Is ‘The Bombardment’ (2022 ) Movie Based on A True Story?

Is The Bombardment Based on a True Story

The Danish-original period piece war drama ‘The Bombardment,’ directed by Ole Bornedal of ‘Nightwatch‘ renown, produces a shock by showing the visceral spectacle of destruction through the eyes of children.

Henry is tense from the start, as he witnesses three girls die in front of his eyes. Henry is unable to communicate as a result of his shock, yet his life continues to move forward despite the uncertainty.

Henry goes cake hunting with Rigmor and Eva’s help. In times of crisis, however, weather may change quickly, and an unanticipated bombardment reveals a vision of the apocalypse in a catholic church and school.

Many familiar figures from the Danish film industry appear in the enervating drama, from Alex Hogh Andersen to Susse Wold.

You could ask how much of the storey is based on historical events. Let us delve deeper into the concept if it has occurred to you.

Must Read: ‘The Bombardment’ (2022) Recap And Ending Explained

Is The Bombardment Movie Based on a True Story

Is ‘The Bombardment’ Movie Based on True Story?

Yes, the tale behind ‘The Bombardment‘ is accurate. In recent months, Netflix has seen an influx of war films, with titles like ‘The Forgotten Battle‘ and the critically praised ‘Eye In The Sky’ joining its ever-growing catalogue of film titles.

Ole Bornedal directed the film from his own script, which was based on a little-known World War II episode.

As a result, the picture reads like a significant blip in humanity’s history. It covers difficult topics like God’s existence and man’s mistakes.

The storey begins in Copenhagen in 1945, when Europe was still reeling from World War II. In comparison to cities like Berlin and Rome, Copenhagen saw less heat during the war.

The city was quickly taken over by the Germans. In April 1940, German aircraft dropped ‘OPROP!’ leaflets from the skies. The Danish military recognised their weakness in the face of the Third Reich and surrendered to the Nazi soldiers.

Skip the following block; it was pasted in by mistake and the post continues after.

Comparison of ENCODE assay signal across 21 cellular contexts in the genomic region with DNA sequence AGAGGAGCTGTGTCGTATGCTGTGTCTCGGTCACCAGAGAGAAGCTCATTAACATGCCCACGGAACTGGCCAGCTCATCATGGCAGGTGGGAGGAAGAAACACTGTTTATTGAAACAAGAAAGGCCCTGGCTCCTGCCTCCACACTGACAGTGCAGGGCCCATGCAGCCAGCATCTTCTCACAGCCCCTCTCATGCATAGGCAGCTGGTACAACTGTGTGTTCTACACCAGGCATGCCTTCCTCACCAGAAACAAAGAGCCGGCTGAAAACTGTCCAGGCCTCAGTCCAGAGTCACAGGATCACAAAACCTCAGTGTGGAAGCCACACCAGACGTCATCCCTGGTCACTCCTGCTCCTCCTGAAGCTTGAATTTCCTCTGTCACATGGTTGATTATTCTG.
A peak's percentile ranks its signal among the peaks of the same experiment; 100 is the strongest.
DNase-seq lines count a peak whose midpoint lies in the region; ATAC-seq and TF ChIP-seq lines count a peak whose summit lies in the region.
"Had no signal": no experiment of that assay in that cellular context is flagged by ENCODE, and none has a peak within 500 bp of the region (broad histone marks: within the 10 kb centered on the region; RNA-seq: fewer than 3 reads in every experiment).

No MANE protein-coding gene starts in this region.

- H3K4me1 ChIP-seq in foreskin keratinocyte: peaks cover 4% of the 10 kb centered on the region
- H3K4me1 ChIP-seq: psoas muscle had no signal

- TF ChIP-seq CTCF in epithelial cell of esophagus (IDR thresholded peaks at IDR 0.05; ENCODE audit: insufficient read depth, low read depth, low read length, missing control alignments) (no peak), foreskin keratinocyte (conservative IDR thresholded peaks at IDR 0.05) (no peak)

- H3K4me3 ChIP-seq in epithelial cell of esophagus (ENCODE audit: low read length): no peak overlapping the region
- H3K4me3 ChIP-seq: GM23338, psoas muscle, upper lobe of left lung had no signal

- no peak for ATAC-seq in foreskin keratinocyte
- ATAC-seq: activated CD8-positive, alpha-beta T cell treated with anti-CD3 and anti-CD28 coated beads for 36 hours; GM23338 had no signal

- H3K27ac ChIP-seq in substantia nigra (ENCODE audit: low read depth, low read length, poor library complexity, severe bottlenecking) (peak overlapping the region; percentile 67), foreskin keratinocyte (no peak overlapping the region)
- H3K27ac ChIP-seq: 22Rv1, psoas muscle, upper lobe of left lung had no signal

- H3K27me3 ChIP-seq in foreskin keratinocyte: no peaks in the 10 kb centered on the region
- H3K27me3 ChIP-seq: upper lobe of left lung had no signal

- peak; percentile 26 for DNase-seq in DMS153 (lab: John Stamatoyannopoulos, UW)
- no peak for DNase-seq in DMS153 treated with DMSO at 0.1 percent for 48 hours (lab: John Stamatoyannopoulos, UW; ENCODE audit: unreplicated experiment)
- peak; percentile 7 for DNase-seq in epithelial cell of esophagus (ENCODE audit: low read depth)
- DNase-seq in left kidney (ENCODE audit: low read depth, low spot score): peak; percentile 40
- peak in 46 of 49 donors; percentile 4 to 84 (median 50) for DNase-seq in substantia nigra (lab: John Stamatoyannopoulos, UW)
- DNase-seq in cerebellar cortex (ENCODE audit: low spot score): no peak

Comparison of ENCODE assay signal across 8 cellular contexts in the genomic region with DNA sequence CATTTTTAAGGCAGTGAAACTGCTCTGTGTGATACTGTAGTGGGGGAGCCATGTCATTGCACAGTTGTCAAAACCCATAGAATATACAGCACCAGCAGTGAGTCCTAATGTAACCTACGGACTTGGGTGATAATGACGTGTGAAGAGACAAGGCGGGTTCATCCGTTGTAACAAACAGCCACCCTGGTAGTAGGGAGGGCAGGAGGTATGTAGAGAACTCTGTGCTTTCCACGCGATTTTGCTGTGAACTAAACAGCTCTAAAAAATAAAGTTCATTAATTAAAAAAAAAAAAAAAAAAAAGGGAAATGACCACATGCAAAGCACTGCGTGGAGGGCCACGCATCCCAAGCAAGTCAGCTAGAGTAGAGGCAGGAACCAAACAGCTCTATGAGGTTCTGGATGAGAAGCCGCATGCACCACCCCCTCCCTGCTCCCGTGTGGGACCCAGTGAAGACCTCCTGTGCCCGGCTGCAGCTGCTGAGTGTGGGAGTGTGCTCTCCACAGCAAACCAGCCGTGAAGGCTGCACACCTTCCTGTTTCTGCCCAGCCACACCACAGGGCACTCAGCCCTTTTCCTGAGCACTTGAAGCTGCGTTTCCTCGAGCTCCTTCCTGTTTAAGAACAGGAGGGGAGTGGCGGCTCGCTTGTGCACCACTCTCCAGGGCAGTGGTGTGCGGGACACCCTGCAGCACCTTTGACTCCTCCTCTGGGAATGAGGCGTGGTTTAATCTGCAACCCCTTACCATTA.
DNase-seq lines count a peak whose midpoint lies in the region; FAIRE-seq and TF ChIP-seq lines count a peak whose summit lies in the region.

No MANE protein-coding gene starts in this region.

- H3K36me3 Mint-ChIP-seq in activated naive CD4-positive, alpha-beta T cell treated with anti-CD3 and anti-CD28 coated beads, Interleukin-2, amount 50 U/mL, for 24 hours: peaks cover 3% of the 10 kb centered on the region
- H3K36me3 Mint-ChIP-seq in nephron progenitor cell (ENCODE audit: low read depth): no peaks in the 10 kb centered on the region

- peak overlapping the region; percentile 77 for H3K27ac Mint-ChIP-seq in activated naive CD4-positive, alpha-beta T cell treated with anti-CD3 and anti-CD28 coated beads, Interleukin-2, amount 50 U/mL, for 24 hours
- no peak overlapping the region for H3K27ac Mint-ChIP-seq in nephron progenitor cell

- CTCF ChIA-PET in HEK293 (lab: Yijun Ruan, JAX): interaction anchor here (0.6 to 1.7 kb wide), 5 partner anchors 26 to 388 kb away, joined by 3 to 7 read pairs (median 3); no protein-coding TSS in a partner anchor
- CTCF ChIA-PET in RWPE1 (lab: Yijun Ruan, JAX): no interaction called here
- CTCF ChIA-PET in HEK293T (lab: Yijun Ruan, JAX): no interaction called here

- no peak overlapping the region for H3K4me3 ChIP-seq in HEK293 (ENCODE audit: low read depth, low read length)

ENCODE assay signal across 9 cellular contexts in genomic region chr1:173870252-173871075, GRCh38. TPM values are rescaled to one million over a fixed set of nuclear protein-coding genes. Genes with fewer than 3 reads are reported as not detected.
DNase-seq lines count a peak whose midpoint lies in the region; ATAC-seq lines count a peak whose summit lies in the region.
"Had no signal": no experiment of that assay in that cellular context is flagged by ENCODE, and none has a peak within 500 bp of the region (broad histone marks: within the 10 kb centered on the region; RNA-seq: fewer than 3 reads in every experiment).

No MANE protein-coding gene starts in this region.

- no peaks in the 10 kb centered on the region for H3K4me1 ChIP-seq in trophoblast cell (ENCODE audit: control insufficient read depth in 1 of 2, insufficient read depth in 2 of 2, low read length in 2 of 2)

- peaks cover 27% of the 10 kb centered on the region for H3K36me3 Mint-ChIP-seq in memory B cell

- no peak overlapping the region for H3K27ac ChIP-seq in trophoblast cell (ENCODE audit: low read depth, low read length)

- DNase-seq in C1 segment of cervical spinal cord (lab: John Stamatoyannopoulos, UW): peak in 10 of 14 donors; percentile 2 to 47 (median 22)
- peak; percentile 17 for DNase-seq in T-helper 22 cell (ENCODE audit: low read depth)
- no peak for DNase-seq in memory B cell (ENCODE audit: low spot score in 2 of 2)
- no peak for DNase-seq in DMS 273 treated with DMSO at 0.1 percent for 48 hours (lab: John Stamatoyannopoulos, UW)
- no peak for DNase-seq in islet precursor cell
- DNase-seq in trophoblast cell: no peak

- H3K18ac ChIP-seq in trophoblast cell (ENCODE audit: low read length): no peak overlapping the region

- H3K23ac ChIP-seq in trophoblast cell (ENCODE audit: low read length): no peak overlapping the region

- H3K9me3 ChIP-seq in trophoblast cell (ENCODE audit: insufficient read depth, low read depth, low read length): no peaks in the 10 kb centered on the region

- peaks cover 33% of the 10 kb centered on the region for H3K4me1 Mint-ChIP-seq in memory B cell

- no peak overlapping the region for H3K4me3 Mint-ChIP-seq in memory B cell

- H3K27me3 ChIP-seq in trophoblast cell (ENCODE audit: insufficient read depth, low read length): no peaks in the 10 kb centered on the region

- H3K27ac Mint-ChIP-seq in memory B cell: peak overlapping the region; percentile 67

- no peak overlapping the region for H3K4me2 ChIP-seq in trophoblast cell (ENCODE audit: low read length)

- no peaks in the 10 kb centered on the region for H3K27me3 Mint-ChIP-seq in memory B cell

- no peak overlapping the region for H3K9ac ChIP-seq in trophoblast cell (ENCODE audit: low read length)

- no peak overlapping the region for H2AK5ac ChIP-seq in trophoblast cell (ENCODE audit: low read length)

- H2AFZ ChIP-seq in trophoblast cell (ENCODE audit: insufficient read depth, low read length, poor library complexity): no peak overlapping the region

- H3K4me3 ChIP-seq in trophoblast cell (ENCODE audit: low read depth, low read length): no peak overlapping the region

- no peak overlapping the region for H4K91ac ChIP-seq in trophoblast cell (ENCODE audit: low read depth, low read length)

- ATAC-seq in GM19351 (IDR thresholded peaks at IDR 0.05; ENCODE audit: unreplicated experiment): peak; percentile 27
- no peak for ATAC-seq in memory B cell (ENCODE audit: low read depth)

The Germans had bombs on standby in case they needed them, but they were able to conquer the city with minimal damage.

They turned Copenhagen into an operations centre, relocating the Gestapo headquarters to Aarhus (dubbed “the Shell House” by locals).

The war was intensifying, and Nazi Germany was threatening the continent’s existence as well as its unique cultures. As tensions rose, Ole Lippmann and other members of the Danish resistance secretly contacted with the British, who dispatched 20 Royal Air Force Mosquitoes to devastate the Gestapo headquarters.

In the meantime, the Germans kidnapped members of the Danish resistance. They used the resistance members as human shields beneath the building’s roof.

The Royal Air Force devised a strategy to strike sideways, with the primary goal of destroying Gestapo archives containing crucial information on the resistance.

The RAF launched the attack on March 21, 1945, under the codename “Operation Carthage.” Unfortunately, one of the fighter jets from the initial wave collided with a lamppost and crashed into a garage near a catholic school.

Two of the second wave’s jets mistook the fire from the crash for their objective and dropped bombs on the Institut Jeanne d’Arc, a catholic school.

Bombardment in Copenhagen in 1945

The school, also known as Den Franske Skole, was founded in 1924 by the Sisters of St. Joseph, with the architecture constructed by Danish architect Christian Mandrup-Poulsen.

They had also built the Institut Sankt Joseph in the city’s Osterbro neighbourhood prior to this institution.

The horrific bombing event resulted in the deaths of a large number of individuals, almost all of whom were civilians, and the majority of whom were children.

There were no bombing warnings issued. As a result, the deceased were unable to reach the protection of the underground bunker.

Bombardment in Copenhagen in 1945 AR Winnie Waller

86 children and 16 adults were killed, with 67 children and 35 adults suffering serious injuries. The tragedy sent shockwaves across the city. Locals flocked to the streets to assist with the rescue effort.

They included children like Rigmor and Jenny, as well as nuns like Teresa. The remaining buildings were demolished in the aftermath of the bombing, and the surviving students were transferred to Institut Sankt Joseph.

Six apartment structures now stand on the property. The government commissioned sculptor Max Anderson to create a monument on the site in 1953, and it still stands today.

When all factors are considered, the movie closely resembles what occurred on the ground. Some of the characters, though, could be made up.